Probably the most difficult thing for me was dealing with same sex attraction. It seemed to swing on a pendulum, sometimes completely out of mind, other times front and center and occupying most of my mind. It wasn’t like I was suddenly attracted to the same sex, it just seemed like it was a part of my fabric. So because my father was a very legalistic person, it made me question whether God was real or not. This was my thought process at the time: “If God didn’t make ‘junk’, then I shouldn’t exist; yet I existed, so then, He can’t be real because I exist.” So for me I often thought Christianity was just a crutch for people too weak to handle their own circumstances, they needed something to prop them up, or to lean on.

By the time I was 17 I had been kicked out of the house several times and by 18 years old I was permanently on my own. By this time I had a reputation for being on the wild side. If you asked me at the time, I was just having fun. However, I slowly started to run with a rougher and rougher crowd. Like I said earlier, abuse seems to put a target on your back.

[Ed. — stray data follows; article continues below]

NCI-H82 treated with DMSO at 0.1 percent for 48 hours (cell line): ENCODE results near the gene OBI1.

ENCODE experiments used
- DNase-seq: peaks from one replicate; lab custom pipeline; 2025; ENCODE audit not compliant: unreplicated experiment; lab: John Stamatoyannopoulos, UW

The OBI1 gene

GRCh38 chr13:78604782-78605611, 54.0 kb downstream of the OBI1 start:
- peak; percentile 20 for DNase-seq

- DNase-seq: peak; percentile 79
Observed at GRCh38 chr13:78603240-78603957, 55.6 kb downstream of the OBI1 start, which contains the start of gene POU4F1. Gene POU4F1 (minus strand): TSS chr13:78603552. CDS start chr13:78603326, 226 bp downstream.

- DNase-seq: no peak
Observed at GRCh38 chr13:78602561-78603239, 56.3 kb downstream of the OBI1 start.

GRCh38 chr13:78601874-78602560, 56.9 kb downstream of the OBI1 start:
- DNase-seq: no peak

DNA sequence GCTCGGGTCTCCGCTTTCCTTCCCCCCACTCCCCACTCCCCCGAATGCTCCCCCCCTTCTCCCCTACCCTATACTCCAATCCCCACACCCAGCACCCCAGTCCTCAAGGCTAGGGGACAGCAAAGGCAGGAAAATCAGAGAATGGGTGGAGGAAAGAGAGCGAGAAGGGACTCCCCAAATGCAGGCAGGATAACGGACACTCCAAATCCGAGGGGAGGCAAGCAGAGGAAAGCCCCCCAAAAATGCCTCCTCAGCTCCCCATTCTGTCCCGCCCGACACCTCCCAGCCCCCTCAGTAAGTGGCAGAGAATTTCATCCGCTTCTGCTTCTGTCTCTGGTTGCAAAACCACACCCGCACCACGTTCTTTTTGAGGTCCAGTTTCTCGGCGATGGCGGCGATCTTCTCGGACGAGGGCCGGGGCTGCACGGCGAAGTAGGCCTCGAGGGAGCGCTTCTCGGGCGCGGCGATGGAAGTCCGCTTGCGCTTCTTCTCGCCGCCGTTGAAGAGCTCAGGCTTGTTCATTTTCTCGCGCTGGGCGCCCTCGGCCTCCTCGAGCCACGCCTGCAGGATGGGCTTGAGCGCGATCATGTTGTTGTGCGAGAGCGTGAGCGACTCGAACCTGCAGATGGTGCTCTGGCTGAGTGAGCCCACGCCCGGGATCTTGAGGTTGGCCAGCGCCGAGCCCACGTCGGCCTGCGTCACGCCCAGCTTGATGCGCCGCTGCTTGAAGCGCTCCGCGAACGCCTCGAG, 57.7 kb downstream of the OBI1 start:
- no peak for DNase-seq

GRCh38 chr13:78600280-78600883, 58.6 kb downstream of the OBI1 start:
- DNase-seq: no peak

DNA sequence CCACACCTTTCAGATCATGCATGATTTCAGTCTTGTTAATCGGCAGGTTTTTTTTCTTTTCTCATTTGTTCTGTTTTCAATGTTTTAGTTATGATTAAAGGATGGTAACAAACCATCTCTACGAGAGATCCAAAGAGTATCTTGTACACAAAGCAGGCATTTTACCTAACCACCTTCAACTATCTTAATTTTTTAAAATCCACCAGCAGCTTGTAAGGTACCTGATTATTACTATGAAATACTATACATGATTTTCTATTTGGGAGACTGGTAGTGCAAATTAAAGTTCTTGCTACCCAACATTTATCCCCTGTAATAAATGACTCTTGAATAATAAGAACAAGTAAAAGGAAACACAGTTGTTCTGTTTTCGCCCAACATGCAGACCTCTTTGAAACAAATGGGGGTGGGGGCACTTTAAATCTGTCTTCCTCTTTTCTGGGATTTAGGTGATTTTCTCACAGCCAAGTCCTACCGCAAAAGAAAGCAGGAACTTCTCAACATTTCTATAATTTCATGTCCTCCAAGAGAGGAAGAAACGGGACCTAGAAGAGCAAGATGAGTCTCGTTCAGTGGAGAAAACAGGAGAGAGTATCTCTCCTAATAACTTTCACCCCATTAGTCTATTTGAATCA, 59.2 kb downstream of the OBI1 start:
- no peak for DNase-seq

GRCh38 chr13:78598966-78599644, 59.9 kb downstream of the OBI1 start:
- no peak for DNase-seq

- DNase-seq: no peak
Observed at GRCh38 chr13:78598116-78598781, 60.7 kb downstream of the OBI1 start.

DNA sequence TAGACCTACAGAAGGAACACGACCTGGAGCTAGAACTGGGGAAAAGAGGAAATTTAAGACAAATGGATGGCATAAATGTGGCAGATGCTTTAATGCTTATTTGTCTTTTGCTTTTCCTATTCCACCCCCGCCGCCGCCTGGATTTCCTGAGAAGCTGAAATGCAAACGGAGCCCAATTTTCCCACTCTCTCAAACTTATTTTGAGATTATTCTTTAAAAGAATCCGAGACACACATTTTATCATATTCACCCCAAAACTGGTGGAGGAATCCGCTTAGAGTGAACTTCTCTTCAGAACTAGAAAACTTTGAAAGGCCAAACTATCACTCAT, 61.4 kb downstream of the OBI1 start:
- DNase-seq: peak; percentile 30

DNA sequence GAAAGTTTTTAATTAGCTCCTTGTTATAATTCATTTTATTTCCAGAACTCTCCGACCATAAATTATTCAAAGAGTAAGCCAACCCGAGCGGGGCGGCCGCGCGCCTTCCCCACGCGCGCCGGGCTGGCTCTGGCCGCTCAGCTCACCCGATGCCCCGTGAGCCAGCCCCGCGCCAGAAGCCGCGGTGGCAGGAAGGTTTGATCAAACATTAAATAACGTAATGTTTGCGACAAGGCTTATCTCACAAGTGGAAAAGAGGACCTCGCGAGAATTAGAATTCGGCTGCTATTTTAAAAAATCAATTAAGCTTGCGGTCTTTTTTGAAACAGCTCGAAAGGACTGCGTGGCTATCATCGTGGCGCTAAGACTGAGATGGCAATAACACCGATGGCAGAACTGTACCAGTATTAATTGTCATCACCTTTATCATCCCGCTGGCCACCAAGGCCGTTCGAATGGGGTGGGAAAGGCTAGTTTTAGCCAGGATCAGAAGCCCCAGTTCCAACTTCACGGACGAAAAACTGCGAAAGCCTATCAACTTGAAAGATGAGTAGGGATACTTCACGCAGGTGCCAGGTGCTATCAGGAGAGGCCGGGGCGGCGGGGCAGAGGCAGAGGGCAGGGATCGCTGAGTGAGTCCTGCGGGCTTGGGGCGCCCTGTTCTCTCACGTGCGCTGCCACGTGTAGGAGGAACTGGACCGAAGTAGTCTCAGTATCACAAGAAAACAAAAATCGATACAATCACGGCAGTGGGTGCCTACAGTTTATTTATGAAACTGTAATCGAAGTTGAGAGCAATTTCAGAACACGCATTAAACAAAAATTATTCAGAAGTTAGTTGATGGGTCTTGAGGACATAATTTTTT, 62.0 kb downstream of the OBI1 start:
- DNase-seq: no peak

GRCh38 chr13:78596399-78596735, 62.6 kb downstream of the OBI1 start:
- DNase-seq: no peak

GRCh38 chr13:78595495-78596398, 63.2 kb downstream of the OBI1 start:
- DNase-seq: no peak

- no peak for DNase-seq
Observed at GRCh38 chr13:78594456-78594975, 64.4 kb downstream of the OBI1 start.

Once, I was in a store looking at some pornography. When I came out of the store, two guys quite a bit older than me were suddenly chatting me up and asking me if I want to come to their place and party. I said sure, I go to their place and they give me a beer. The next thing I know, I wake up naked and alone in a room. I can hear that there is a party going on in the next room, it sounds like a big crowd. I’m trying to grasp what happened. I gather my clothes, get dressed, and sneak out of the apartment. I’m walking to my car, thoughts racing through my head. By the time I’ve walked 2 or 3 blocks to my car, I realize there is something terribly wrong. My shorts are soaking wet and stuff is running down my leg. I make it to my car, get in, and start crying. What just happened? A voice in my head says you idiot, what do you think happened? You asked for it! I swore to myself to never tell what happened.